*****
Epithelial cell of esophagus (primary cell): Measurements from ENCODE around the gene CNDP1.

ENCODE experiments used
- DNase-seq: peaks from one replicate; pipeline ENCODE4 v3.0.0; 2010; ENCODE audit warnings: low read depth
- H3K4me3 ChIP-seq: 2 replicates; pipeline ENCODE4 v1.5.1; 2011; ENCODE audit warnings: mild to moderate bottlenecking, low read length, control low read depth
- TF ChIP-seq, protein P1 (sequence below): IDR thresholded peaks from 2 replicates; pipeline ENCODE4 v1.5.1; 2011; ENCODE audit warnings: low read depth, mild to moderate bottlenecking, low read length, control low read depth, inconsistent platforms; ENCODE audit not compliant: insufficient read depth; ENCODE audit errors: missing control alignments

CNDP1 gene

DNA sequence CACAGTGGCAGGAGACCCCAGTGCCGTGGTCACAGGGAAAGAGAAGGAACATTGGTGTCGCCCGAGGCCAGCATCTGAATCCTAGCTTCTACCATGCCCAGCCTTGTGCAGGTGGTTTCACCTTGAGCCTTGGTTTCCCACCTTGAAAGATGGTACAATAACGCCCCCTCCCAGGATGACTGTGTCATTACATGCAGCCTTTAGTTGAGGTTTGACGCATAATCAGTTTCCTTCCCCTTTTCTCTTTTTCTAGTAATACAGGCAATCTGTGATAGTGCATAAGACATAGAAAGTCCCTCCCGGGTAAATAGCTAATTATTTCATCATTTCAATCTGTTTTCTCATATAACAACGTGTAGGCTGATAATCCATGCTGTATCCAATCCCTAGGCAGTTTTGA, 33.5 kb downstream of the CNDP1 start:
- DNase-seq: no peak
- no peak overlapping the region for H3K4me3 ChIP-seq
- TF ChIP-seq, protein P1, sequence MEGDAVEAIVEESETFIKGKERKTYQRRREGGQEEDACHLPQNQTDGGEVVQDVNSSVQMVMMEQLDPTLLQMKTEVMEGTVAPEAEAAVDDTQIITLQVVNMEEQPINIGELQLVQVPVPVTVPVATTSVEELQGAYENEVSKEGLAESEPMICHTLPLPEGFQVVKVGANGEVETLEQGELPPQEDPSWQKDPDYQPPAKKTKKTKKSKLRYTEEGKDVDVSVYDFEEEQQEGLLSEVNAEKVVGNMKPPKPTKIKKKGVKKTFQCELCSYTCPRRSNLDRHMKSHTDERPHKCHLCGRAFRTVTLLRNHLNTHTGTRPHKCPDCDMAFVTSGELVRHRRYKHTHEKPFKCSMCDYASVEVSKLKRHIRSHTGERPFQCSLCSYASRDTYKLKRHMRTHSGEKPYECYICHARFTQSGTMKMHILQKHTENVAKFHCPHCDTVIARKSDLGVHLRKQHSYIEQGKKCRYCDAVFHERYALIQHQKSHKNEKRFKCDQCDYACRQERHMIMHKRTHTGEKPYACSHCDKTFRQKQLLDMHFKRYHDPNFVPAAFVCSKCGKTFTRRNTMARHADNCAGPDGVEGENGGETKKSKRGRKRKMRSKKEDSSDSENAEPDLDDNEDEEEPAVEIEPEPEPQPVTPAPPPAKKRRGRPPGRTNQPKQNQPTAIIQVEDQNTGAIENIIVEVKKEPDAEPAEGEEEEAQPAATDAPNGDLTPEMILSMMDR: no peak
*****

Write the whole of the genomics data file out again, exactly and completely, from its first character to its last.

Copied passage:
Epithelial cell of esophagus (primary cell): Measurements from ENCODE around the gene CNDP1.

ENCODE experiments used
- DNase-seq: peaks from one replicate; pipeline ENCODE4 v3.0.0; 2010; ENCODE audit warnings: low read depth
- H3K4me3 ChIP-seq: 2 replicates; pipeline ENCODE4 v1.5.1; 2011; ENCODE audit warnings: mild to moderate bottlenecking, low read length, control low read depth
- TF ChIP-seq, protein P1 (sequence below): IDR thresholded peaks from 2 replicates; pipeline ENCODE4 v1.5.1; 2011; ENCODE audit warnings: low read depth, mild to moderate bottlenecking, low read length, control low read depth, inconsistent platforms; ENCODE audit not compliant: insufficient read depth; ENCODE audit errors: missing control alignments

CNDP1 gene

DNA sequence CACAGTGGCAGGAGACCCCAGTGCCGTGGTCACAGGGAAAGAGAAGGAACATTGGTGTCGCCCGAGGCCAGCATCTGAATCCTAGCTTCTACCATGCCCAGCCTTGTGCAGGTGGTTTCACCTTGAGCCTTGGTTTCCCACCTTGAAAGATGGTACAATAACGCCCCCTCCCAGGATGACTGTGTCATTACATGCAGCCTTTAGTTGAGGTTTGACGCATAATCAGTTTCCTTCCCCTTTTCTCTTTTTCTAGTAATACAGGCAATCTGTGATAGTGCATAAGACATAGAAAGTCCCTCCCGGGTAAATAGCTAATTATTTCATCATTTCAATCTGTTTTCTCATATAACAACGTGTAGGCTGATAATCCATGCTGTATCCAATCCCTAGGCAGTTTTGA, 33.5 kb downstream of the CNDP1 start:
- DNase-seq: no peak
- no peak overlapping the region for H3K4me3 ChIP-seq
- TF ChIP-seq, protein P1, sequence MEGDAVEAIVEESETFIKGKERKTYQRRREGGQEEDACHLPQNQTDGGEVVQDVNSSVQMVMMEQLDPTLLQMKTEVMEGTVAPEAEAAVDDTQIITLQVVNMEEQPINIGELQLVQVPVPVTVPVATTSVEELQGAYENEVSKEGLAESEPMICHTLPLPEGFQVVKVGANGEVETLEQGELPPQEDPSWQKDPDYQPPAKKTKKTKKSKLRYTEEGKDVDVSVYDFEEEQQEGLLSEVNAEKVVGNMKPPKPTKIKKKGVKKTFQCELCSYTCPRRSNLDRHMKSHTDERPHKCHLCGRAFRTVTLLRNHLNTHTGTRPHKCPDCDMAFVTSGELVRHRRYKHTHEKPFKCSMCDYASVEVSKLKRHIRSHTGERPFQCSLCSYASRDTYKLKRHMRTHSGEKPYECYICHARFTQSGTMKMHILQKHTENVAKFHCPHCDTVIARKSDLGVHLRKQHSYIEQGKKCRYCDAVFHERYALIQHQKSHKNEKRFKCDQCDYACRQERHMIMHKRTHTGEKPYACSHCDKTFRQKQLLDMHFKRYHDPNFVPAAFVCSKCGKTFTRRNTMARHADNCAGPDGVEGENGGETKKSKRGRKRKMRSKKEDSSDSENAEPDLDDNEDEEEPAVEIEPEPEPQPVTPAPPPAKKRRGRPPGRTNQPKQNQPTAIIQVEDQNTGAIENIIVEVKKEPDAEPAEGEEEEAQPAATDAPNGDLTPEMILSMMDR: no peak